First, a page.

or published on the website with a link sent to employees. This list will soon be covered by dust. Values only work if they are reflected everywhere, from global decisions to daily policy. For example, if Zappos has ‘trust’ and ‘honest relationships’ as its values, then the company must be ready to demonstrate it in all its actions, from experiments with holacracy to free access to alcohol in coffee areas. If a company claims that “Our coworkers treat the business as their own” among their values, they better be ready to share both responsibilities and decision-making, along with the rewards, with their employees.
Trap #6. Values-koans
This happens when values sound as beautiful as Japanese riddles, but they are equally vague. To be memorable, values must be formulated simply but meaningfully. They should be clear and concise, and must not be ambiguous. For instance, one of values chosen by Facebook is “Be bold.” This is to say that “Building great things means taking risks.” Another one is “Move fast,” meaning: ‘Move fast and break things.’ The idea is that if you never break anything, you’re probably not moving fast enough. Since values manifest themselves in concrete actions, it is important to explain each one of them and provide examples of actions which showcase the value.
Trap #7. Values hold employees back
If you work with people, understanding corporate values will help you in all stages of work. First, values can help you find people who resonate with you on a philosophical level, significantly increasing the chances of successful collaboration. Second, they serve as important guidelines for coworkers, clarifying how to behave with clients and colleagues. This is a corporate version of “If you don’t know what to do, live by the law.” Values provide a basis for corporate culture and working arrangements for everything from employment, career development and remuneration to exit interviews. This is something that unites all team members, from top managers to python developers.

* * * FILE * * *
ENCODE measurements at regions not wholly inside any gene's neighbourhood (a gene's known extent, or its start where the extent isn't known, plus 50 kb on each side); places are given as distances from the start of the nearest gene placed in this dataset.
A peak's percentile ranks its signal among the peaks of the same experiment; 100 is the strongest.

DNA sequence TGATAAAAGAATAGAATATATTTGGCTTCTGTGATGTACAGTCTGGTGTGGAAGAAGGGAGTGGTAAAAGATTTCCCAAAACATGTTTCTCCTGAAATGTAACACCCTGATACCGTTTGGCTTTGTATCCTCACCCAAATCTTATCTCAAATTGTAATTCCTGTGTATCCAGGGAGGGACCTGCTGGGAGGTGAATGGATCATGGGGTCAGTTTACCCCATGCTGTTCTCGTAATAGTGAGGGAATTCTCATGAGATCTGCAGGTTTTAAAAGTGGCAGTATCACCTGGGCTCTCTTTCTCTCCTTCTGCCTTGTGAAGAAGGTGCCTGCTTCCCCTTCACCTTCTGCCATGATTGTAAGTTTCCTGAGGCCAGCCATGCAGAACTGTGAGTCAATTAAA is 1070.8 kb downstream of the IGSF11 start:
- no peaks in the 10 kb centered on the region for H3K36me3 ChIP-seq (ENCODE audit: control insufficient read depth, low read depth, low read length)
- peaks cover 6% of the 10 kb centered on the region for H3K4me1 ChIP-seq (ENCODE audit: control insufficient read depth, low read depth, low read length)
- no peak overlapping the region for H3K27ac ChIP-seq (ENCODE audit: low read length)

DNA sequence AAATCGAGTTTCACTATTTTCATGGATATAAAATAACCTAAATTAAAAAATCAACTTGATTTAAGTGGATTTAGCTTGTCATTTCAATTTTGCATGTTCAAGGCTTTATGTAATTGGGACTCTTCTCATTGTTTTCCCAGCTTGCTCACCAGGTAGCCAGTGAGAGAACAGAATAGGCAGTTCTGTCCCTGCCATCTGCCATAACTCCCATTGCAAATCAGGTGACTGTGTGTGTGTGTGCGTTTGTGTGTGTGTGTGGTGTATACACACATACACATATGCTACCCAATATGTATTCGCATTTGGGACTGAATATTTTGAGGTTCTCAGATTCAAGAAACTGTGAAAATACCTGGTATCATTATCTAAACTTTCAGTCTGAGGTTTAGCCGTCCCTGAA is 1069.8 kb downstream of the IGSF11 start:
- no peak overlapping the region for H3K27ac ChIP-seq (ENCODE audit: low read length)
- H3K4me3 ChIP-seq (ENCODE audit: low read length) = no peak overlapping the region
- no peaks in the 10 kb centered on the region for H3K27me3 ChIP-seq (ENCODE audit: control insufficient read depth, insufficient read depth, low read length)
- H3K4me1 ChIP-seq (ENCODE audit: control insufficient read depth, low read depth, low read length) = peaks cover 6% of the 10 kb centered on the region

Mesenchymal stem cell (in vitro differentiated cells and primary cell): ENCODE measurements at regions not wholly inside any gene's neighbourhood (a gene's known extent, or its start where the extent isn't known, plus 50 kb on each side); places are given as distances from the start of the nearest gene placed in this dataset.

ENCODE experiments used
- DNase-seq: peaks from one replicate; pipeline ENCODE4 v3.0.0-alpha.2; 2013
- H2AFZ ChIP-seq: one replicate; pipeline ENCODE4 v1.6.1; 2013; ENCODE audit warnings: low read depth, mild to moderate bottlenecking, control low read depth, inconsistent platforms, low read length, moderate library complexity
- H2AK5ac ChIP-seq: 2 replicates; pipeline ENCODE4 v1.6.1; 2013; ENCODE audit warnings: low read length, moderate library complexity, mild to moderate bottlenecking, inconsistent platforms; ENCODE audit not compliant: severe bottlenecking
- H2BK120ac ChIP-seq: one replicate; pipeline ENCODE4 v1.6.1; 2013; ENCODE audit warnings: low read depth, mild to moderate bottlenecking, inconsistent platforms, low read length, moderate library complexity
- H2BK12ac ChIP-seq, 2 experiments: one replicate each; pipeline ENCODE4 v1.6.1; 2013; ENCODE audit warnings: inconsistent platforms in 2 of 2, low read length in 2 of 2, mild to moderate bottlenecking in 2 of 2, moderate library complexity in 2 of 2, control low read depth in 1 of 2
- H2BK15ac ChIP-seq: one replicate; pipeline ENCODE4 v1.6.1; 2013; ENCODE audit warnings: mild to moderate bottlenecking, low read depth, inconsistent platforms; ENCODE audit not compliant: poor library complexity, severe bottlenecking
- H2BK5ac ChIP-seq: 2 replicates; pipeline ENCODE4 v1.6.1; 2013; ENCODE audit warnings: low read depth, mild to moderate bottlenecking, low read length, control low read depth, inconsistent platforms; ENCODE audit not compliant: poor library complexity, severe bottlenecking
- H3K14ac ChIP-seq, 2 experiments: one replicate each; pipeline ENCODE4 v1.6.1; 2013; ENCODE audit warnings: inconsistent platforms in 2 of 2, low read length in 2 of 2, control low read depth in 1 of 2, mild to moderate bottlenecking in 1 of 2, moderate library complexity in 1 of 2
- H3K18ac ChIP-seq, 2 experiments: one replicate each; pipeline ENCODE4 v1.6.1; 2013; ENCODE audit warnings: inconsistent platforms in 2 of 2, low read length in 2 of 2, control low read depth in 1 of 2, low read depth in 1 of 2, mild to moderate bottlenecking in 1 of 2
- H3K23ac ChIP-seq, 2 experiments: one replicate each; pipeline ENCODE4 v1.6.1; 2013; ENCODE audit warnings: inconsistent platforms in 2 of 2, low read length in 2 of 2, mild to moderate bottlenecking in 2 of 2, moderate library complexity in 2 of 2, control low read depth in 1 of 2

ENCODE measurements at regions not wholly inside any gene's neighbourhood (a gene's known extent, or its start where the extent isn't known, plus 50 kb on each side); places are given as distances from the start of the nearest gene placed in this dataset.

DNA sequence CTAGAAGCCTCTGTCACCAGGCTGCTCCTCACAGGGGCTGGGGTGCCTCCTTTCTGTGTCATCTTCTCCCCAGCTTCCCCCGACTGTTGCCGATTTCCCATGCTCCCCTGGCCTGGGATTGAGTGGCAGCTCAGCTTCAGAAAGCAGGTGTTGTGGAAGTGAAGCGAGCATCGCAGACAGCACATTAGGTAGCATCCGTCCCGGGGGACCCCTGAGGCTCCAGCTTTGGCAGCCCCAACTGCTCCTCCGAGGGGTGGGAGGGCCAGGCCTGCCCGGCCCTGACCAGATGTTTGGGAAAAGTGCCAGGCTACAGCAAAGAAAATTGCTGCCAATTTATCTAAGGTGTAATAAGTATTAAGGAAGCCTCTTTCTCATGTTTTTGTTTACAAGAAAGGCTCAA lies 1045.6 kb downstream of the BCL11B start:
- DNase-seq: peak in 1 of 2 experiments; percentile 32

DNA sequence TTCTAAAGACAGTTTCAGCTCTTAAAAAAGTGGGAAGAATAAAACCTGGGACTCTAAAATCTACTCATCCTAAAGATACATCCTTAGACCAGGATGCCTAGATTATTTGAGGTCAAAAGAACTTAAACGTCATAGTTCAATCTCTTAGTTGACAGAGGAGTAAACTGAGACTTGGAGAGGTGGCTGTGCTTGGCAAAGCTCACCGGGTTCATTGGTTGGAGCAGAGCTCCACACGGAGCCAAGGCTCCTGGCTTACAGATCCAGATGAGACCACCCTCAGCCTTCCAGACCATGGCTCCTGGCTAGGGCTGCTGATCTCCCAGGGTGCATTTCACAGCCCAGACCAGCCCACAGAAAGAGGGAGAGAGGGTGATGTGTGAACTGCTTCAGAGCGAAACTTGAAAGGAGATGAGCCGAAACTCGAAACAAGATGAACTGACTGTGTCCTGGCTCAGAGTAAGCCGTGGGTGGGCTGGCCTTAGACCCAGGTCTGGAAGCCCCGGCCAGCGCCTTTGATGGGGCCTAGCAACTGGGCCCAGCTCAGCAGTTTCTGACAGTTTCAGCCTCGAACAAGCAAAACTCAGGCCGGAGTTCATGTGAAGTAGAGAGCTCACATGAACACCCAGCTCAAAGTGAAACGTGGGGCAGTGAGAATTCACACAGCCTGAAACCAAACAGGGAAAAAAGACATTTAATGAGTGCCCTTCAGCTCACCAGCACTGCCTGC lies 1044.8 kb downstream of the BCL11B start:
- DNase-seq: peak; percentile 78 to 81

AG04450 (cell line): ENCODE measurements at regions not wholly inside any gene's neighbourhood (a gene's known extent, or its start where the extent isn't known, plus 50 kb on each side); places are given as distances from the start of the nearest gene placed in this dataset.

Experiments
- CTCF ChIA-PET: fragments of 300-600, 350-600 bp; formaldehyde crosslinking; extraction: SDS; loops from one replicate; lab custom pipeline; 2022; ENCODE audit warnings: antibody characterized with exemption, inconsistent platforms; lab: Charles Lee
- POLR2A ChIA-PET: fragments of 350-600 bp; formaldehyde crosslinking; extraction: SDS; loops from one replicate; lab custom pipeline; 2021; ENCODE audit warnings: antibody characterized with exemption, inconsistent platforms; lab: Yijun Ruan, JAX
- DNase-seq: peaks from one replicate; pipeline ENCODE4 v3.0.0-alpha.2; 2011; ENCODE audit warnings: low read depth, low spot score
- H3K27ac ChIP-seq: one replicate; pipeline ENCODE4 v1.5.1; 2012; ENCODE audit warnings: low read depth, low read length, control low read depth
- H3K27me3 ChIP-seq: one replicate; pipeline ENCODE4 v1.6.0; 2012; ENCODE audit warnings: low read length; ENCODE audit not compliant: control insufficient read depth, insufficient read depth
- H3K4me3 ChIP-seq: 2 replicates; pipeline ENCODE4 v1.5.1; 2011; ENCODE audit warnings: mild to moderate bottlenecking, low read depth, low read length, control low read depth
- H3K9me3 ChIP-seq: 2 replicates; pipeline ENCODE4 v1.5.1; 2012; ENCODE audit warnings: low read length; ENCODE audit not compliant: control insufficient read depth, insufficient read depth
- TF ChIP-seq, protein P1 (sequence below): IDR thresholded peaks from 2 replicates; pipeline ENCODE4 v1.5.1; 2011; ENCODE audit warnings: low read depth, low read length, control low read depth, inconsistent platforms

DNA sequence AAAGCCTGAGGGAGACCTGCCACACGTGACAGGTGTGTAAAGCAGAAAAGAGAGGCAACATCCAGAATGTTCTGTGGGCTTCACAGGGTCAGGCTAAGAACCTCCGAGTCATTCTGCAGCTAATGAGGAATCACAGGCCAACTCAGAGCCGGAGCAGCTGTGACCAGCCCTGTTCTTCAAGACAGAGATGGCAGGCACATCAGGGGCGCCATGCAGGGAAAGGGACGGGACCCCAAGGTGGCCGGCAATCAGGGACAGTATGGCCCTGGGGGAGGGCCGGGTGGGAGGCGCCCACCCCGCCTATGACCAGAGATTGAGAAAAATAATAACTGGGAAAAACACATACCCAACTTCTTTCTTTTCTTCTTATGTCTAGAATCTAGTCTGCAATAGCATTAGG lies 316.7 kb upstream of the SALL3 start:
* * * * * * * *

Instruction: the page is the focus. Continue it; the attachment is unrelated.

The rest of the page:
Trap #8. Values can be imposed top-down
Every company begins with its founder. But can one simply state that beginning Monday, everyone will work in accordance with values like responsibility, honesty and commitment to excellence? If there are three people on a team, working in someone’s kitchen, it’s relatively easy to agree with one another. However, if the company has grown and reached a certain stage of development, the team has to be engaged in the discussion of values. It is much easier to act in accordance with the rules you helped construct.
Trap #9. It is enough to announce values
Again, no. It is more important to discuss and visualize values in the office space, analyze cases which showcase a certain principle, and discuss them. Be sure to apply them across the board. For instance, include the list in job interview questions and help newcomers adapt to match your stated values.
It doesn’t matter if your values are written or not. They exist anyway, and people will work based on them. If you have a mature team, they don’t have to be able to recite the values by heart. They are in the blood of coworkers and should be expressed through their actions, even unconsciously. You do not want a group of people playing by their own rules. Values don’t have to limit company’s flexibility. In fact, it is necessary to consciously choose them, elucidate them, then make them common guidelines.
Author: Katya Mayevskaya